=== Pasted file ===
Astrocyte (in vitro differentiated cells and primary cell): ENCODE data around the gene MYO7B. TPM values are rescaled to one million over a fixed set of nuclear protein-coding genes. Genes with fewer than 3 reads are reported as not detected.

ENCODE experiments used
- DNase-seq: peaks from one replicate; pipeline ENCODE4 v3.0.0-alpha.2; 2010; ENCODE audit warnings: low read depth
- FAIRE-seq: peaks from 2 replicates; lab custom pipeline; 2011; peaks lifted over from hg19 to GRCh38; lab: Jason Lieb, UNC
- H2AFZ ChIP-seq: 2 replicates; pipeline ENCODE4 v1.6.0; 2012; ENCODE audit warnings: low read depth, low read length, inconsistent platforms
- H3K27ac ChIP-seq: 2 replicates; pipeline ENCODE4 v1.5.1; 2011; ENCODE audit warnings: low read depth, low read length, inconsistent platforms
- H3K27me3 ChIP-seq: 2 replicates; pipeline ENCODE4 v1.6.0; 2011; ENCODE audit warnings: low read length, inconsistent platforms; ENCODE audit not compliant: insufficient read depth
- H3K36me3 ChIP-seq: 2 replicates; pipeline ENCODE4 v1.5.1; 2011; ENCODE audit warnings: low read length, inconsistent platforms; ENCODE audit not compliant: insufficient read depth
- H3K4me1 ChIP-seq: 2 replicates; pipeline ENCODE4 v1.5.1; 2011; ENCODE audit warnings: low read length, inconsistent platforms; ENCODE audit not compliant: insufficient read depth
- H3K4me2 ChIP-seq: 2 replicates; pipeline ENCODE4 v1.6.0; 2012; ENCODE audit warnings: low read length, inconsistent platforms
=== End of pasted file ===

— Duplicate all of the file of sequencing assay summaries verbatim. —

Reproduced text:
Astrocyte (in vitro differentiated cells and primary cell): ENCODE data around the gene MYO7B. TPM values are rescaled to one million over a fixed set of nuclear protein-coding genes. Genes with fewer than 3 reads are reported as not detected.

ENCODE experiments used
- DNase-seq: peaks from one replicate; pipeline ENCODE4 v3.0.0-alpha.2; 2010; ENCODE audit warnings: low read depth
- FAIRE-seq: peaks from 2 replicates; lab custom pipeline; 2011; peaks lifted over from hg19 to GRCh38; lab: Jason Lieb, UNC
- H2AFZ ChIP-seq: 2 replicates; pipeline ENCODE4 v1.6.0; 2012; ENCODE audit warnings: low read depth, low read length, inconsistent platforms
- H3K27ac ChIP-seq: 2 replicates; pipeline ENCODE4 v1.5.1; 2011; ENCODE audit warnings: low read depth, low read length, inconsistent platforms
- H3K27me3 ChIP-seq: 2 replicates; pipeline ENCODE4 v1.6.0; 2011; ENCODE audit warnings: low read length, inconsistent platforms; ENCODE audit not compliant: insufficient read depth
- H3K36me3 ChIP-seq: 2 replicates; pipeline ENCODE4 v1.5.1; 2011; ENCODE audit warnings: low read length, inconsistent platforms; ENCODE audit not compliant: insufficient read depth
- H3K4me1 ChIP-seq: 2 replicates; pipeline ENCODE4 v1.5.1; 2011; ENCODE audit warnings: low read length, inconsistent platforms; ENCODE audit not compliant: insufficient read depth
- H3K4me2 ChIP-seq: 2 replicates; pipeline ENCODE4 v1.6.0; 2012; ENCODE audit warnings: low read length, inconsistent platforms